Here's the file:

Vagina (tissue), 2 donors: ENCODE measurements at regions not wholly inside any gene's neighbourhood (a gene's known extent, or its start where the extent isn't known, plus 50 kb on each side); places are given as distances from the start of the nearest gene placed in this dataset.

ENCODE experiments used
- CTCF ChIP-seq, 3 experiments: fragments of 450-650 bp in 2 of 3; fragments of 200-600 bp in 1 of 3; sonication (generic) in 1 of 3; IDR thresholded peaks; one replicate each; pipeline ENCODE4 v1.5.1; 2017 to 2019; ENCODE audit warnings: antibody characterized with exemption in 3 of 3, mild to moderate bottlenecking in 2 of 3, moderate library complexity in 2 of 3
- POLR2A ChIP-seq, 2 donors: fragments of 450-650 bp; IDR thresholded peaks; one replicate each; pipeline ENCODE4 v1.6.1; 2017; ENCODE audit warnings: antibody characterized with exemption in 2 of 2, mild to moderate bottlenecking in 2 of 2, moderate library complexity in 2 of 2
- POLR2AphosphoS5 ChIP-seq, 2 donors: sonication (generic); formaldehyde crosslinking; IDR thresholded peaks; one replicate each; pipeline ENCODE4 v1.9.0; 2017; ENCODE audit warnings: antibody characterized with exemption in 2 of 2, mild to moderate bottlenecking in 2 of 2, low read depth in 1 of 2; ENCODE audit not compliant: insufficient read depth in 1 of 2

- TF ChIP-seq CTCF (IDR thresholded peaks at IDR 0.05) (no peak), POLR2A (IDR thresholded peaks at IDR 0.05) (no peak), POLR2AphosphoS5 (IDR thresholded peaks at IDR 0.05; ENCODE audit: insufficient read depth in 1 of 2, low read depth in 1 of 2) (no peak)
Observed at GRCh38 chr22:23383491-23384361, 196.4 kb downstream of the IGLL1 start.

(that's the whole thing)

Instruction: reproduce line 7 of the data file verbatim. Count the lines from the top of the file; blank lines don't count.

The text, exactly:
Observed at GRCh38 chr22:23383491-23384361, 196.4 kb downstream of the IGLL1 start.